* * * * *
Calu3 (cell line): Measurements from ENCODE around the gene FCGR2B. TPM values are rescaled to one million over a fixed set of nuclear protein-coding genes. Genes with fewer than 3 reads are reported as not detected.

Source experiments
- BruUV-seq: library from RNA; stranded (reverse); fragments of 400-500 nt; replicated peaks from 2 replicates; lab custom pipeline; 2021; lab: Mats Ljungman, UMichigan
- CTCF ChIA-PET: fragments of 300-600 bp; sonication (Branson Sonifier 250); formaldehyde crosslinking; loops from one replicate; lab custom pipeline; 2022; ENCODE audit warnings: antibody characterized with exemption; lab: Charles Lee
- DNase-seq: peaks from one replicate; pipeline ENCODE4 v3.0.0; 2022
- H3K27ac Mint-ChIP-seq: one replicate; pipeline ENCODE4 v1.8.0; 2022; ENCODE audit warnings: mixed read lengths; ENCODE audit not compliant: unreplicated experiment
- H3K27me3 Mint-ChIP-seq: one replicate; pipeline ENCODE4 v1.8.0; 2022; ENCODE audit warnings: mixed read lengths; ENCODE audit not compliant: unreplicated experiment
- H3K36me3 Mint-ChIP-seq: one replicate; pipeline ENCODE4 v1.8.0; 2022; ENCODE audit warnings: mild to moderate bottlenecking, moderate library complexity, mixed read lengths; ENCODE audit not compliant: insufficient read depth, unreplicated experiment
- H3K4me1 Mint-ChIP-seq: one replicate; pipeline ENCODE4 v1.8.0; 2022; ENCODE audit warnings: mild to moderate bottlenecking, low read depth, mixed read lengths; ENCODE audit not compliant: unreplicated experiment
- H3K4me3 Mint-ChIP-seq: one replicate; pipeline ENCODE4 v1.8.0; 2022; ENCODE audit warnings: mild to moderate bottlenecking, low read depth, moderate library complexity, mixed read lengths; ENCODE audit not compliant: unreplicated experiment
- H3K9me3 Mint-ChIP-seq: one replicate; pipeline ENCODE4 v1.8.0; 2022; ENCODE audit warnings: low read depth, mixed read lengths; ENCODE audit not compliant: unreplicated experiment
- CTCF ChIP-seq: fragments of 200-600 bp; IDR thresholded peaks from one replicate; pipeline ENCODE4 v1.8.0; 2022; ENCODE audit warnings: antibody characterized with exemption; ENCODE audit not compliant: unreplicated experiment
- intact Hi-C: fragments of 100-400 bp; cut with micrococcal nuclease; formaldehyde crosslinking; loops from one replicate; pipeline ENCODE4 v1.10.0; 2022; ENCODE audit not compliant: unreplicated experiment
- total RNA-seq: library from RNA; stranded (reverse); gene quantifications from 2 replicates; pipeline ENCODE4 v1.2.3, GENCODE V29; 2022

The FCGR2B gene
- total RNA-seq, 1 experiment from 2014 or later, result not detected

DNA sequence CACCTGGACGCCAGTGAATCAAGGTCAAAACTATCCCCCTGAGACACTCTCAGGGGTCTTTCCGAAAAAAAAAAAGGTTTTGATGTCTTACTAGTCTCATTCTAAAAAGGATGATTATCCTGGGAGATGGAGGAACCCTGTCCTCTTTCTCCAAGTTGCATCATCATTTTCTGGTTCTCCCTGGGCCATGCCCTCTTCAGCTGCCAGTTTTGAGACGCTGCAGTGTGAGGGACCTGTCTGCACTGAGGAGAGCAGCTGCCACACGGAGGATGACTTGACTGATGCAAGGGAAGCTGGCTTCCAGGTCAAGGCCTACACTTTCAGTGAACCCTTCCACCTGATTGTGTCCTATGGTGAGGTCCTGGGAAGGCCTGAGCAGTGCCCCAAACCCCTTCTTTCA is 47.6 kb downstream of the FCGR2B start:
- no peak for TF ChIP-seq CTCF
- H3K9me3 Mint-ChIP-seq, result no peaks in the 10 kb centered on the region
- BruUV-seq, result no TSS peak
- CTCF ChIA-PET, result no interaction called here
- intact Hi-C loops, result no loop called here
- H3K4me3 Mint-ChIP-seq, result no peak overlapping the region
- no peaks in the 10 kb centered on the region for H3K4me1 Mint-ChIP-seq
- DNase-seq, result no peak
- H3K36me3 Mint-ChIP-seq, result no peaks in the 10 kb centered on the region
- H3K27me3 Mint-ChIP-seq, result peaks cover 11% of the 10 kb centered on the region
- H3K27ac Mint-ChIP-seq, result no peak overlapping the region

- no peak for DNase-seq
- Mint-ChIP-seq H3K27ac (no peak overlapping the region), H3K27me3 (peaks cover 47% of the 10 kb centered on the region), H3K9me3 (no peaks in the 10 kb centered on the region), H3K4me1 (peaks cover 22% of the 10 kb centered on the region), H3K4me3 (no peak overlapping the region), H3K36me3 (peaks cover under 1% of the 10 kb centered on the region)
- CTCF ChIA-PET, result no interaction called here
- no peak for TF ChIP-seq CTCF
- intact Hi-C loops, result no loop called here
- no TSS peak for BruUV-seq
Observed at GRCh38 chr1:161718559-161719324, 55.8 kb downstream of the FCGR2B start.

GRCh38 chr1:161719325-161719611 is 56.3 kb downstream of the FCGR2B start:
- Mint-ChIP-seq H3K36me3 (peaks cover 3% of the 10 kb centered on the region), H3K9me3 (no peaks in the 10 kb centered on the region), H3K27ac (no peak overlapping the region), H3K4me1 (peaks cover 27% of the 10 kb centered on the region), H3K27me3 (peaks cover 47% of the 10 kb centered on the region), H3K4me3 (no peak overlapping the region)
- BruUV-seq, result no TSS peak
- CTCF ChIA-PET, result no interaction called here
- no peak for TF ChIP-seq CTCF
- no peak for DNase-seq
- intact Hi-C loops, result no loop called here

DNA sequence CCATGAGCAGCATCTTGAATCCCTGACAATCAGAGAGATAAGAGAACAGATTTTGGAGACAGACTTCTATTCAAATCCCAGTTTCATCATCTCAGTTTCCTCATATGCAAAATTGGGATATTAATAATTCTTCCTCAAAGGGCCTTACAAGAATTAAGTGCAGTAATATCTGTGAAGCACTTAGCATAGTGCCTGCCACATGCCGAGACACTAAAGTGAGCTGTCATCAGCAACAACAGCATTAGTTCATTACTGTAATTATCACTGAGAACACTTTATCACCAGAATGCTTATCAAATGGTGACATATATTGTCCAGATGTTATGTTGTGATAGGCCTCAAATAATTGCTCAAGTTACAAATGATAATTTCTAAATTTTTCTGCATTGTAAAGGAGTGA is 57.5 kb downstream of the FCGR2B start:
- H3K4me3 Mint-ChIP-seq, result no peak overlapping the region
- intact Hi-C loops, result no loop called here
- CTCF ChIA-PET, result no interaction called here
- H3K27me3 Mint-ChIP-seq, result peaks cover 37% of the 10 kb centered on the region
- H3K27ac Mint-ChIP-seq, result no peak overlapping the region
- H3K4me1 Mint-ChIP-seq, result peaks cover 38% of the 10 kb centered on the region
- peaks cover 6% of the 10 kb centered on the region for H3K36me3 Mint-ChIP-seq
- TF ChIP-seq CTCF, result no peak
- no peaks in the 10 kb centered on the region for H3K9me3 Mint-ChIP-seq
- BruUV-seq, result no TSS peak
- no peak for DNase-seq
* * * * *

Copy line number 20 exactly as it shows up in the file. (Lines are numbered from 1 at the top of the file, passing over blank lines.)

- BruUV-seq, result no TSS peak